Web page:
Police supervisor union contract approved in NashuaBy KIMBERLY HOUGHTON
Union Leader Correspondent
April 09. 2014 8:02PM
NASHUA — After working without a contract for nearly three years, a new bargaining agreement was approved this week for the Nashua Police Supervisors Association, however it will still need to be authorized by the mayor before officially being ratified.
The Board of Aldermen on Tuesday unanimously approved the new, four-year contract between the supervisors union and the Nashua Police Commission.
The bargaining agreement, which will run from July 1, 2011 to June 30, 2015, was approved without any discussion by the board. It will offer a combined 6.7 percent wage increase for sergeants and a combined 7.7 percent pay hike for lieutenants over the four-year period.
“I am pleased this moved forward. It is a big investment to train all of these guys, and you really want to keep your work force and be the best you can be. It is not just about staying current with pay standards, but keeping the (police) force intact,” Alderman David Deane, board president, said Wednesday.
With the new salaries, Police Chief John Seusing said previously that the department’s wages for supervisors will now be more competitive and in sync with other police departments in similar size to Nashua’s.
According to the new contract, 23 police sergeants will obtain a retroactive 1 percent wage increase for fiscal years 2012 and 2013, a 2.2 percent hike in 2014 and a 2.5 percent jump in 2015. The nine lieutenants will receive a retroactive 2 percent salary increase in 2012, a 1 percent raise from 2013, a 2.2 percent hike in 2014 and a 2.5 percent jump in 2015.
In November, the Board of Aldermen initially approved an agreement with the police supervisors, but Mayor Donnalee Lozeau vetoed a provision in the contract that would have allowed members to pay for retroactive health care costs using sick days. The union then went back to the bargaining table and presented its latest proposal earlier this year, which has union members paying for retroactive health care costs with payroll deductions instead of sick days.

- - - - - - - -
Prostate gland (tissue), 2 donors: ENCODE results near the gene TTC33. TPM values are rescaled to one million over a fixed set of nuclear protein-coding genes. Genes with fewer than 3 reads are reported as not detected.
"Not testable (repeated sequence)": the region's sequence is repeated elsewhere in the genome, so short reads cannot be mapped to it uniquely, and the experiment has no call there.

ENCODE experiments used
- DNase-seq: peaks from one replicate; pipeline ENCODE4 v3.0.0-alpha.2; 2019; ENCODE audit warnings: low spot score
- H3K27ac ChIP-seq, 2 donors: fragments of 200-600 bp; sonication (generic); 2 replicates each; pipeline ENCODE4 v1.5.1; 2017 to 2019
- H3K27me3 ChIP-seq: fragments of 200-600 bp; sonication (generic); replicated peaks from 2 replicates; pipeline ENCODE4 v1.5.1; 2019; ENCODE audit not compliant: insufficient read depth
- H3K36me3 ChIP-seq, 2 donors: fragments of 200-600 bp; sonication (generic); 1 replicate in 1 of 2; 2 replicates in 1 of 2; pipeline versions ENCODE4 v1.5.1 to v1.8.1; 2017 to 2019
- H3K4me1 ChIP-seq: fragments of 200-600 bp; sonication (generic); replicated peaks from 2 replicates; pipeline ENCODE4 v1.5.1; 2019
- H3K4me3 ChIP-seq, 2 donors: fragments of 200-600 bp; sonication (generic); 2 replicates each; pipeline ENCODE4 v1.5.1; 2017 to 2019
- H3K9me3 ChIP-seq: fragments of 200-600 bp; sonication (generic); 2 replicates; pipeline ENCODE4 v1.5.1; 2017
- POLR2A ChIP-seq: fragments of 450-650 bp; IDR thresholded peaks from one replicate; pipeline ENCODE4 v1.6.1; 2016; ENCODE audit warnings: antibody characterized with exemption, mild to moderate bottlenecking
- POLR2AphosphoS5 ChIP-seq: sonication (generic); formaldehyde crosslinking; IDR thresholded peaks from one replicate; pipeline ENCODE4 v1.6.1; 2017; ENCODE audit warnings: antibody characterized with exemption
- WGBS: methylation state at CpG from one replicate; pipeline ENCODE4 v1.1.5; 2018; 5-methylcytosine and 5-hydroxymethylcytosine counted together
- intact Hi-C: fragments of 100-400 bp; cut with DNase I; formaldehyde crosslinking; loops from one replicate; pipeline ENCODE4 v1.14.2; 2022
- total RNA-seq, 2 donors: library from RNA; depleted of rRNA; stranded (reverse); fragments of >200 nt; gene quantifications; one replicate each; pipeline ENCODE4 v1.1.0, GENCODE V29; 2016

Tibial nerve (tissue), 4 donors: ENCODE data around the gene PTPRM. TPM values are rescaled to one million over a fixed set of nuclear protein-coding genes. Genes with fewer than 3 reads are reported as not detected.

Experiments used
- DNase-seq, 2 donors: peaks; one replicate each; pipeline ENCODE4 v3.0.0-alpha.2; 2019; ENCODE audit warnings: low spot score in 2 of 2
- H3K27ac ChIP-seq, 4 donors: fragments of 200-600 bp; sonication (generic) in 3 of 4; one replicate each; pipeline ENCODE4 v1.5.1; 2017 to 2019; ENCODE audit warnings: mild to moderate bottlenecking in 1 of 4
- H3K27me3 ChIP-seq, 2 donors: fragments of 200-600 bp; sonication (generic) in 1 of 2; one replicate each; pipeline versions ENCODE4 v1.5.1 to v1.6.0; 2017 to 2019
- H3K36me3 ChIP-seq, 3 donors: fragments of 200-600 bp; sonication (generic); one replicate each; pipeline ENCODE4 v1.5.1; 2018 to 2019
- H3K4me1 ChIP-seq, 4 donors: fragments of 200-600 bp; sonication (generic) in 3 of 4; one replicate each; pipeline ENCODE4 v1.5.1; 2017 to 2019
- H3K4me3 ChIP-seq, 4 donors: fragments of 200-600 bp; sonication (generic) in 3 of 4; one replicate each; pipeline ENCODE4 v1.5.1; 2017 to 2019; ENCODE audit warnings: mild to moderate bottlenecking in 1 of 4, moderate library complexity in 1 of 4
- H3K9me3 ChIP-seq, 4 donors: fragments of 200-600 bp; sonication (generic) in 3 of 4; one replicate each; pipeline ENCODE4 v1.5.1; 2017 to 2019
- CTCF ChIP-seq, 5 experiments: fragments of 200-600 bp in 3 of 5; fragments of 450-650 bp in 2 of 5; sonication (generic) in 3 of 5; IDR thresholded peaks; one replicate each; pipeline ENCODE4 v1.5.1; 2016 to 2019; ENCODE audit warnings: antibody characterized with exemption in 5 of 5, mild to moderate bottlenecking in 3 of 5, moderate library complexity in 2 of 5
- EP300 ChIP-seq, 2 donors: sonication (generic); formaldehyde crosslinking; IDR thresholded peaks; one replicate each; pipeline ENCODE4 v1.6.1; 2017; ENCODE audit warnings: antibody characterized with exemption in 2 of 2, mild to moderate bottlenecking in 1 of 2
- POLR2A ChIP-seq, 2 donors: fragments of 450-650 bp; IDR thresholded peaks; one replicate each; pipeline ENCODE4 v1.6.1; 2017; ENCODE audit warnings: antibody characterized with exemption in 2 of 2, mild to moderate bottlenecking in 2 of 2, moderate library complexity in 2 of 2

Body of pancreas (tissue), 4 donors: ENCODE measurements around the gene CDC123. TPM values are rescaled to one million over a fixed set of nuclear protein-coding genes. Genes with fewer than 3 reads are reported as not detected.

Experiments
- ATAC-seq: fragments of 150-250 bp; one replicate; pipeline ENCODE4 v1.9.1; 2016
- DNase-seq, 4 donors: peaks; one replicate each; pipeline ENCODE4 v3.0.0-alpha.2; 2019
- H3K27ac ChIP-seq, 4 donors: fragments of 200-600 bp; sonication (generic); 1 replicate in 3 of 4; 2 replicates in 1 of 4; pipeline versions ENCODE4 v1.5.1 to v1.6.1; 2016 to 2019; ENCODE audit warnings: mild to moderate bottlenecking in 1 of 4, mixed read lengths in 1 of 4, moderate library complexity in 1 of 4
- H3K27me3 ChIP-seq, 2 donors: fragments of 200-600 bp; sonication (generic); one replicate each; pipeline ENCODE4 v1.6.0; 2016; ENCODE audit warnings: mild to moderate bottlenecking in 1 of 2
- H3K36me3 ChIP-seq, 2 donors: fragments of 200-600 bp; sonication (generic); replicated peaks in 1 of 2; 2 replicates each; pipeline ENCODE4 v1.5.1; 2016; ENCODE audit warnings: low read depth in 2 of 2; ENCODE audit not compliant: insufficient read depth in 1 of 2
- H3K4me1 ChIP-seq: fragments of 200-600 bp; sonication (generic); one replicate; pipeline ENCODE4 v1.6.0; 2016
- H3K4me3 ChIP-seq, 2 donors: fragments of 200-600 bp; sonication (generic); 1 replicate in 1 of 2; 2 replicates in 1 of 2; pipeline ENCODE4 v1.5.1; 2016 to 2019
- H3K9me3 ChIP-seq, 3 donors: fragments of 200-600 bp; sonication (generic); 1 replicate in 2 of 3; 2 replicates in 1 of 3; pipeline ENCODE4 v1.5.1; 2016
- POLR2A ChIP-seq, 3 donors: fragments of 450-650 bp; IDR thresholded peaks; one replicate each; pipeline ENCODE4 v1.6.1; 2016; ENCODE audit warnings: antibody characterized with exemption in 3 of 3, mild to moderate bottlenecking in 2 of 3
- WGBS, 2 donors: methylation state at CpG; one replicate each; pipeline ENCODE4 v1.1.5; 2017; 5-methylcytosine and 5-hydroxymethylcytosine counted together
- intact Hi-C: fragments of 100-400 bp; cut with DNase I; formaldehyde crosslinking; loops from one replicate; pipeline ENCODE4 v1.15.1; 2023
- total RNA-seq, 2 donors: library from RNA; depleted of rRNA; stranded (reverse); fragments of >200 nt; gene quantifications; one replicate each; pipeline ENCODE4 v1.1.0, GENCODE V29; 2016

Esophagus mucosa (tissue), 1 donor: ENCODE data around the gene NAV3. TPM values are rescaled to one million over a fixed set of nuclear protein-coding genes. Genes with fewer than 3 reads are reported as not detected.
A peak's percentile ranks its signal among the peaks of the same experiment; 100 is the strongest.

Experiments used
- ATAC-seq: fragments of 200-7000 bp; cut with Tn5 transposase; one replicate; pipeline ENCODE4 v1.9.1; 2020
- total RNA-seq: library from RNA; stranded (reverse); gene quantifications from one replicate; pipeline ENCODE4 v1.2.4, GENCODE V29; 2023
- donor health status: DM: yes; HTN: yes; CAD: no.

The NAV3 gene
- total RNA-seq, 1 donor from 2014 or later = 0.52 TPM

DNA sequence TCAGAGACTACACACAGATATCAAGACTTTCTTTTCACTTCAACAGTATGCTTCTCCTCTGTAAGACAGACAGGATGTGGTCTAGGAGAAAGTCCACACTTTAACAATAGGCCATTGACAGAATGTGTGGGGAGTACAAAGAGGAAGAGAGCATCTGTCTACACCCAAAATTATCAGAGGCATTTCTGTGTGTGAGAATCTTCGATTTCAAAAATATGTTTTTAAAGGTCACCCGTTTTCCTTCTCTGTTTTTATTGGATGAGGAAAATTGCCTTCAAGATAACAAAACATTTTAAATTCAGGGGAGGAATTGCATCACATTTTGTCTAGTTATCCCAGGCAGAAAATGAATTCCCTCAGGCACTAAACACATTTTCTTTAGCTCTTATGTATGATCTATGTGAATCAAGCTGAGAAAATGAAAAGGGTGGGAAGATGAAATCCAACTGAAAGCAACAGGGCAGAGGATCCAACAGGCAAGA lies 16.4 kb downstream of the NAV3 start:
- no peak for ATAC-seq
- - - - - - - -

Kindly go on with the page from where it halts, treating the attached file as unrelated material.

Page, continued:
“They compromised with the request of the administration,” Deane said.
Lozeau said Wednesday that she is pleased the new contract met her requests concerning health care concessions.
“That was a big priority for me, and I think that was important to keep the concessions consistent among city unions,” said the mayor.
Lozeau said, however, she still has some concerns with select cost items within the bargaining agreement, in addition to some language regarding named carriers that was originally removed from the contract but was added back into the final version.
“I have not made my final decision,” Lozeau said of placing her final stamp of approval on the agreement. Still, she said she is leaning toward moving the contract forward.
“It has been a long time coming. I haven’t had time to focus on this, so that is my next step,” said Lozeau.